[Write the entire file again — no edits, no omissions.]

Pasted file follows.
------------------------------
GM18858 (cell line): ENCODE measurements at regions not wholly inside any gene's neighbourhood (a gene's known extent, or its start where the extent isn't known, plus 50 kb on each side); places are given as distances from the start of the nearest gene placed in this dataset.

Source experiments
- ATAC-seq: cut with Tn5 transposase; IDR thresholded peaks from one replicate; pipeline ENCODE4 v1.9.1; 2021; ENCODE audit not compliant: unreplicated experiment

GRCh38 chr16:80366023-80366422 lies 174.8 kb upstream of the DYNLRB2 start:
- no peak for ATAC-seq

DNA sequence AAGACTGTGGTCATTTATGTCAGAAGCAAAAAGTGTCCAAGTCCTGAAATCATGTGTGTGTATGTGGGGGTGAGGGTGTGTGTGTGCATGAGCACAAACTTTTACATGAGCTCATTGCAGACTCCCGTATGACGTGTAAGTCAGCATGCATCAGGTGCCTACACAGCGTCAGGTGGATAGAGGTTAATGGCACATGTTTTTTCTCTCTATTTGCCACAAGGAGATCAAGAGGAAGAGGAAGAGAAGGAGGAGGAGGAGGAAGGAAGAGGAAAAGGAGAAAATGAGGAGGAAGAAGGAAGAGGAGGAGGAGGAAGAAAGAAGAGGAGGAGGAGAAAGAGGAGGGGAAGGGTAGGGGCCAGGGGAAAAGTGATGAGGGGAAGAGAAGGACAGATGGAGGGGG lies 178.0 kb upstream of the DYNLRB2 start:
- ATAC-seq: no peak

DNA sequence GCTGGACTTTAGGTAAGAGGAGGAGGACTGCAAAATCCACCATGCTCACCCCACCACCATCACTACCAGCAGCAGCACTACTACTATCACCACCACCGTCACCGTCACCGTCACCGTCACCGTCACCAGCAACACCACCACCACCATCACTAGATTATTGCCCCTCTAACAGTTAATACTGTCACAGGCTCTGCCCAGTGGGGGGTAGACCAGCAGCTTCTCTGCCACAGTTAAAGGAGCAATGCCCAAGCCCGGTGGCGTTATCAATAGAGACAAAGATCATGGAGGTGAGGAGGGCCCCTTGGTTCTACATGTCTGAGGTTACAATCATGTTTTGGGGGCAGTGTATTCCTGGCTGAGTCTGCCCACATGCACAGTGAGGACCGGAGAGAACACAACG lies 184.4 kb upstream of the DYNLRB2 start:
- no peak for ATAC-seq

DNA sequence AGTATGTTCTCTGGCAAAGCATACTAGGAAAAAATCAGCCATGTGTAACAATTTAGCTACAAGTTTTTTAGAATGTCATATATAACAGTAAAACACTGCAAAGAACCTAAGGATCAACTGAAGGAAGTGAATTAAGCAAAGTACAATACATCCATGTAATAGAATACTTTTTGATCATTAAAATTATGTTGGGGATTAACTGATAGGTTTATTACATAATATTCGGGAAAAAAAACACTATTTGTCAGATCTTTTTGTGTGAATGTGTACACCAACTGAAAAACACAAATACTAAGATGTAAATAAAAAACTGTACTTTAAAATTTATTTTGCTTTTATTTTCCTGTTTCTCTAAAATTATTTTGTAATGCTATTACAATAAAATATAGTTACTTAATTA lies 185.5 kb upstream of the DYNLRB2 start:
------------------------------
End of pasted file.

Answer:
GM18858 (cell line): ENCODE measurements at regions not wholly inside any gene's neighbourhood (a gene's known extent, or its start where the extent isn't known, plus 50 kb on each side); places are given as distances from the start of the nearest gene placed in this dataset.

Source experiments
- ATAC-seq: cut with Tn5 transposase; IDR thresholded peaks from one replicate; pipeline ENCODE4 v1.9.1; 2021; ENCODE audit not compliant: unreplicated experiment

GRCh38 chr16:80366023-80366422 lies 174.8 kb upstream of the DYNLRB2 start:
- no peak for ATAC-seq

DNA sequence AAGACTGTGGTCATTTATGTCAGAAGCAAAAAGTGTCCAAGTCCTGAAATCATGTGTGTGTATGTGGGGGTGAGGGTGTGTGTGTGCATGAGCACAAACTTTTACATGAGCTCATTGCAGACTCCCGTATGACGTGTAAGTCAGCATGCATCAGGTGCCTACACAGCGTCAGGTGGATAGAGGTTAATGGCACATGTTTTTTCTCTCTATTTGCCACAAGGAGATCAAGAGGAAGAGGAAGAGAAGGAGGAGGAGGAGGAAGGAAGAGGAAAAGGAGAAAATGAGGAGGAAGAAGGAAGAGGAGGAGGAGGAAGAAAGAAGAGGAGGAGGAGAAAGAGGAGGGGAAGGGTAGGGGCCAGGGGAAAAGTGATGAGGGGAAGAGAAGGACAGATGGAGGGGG lies 178.0 kb upstream of the DYNLRB2 start:
- ATAC-seq: no peak

DNA sequence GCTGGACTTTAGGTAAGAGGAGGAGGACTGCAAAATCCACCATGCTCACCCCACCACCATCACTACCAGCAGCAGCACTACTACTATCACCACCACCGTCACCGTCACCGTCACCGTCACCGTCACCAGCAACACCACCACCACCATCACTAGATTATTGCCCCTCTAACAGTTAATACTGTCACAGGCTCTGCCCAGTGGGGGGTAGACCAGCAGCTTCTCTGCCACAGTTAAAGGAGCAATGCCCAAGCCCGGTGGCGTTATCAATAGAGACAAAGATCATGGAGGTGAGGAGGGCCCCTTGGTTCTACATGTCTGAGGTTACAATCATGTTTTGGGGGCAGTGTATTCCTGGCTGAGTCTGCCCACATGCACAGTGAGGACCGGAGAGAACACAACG lies 184.4 kb upstream of the DYNLRB2 start:
- no peak for ATAC-seq

DNA sequence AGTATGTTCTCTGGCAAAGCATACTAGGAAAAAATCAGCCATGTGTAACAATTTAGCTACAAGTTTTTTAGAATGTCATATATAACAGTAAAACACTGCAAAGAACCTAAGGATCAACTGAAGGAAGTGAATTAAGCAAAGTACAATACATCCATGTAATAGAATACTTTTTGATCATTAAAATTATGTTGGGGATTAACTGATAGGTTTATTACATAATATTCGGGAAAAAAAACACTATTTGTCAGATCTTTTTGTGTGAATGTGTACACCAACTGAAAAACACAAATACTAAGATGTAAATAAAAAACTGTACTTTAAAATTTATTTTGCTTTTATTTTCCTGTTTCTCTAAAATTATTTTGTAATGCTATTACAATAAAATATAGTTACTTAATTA lies 185.5 kb upstream of the DYNLRB2 start: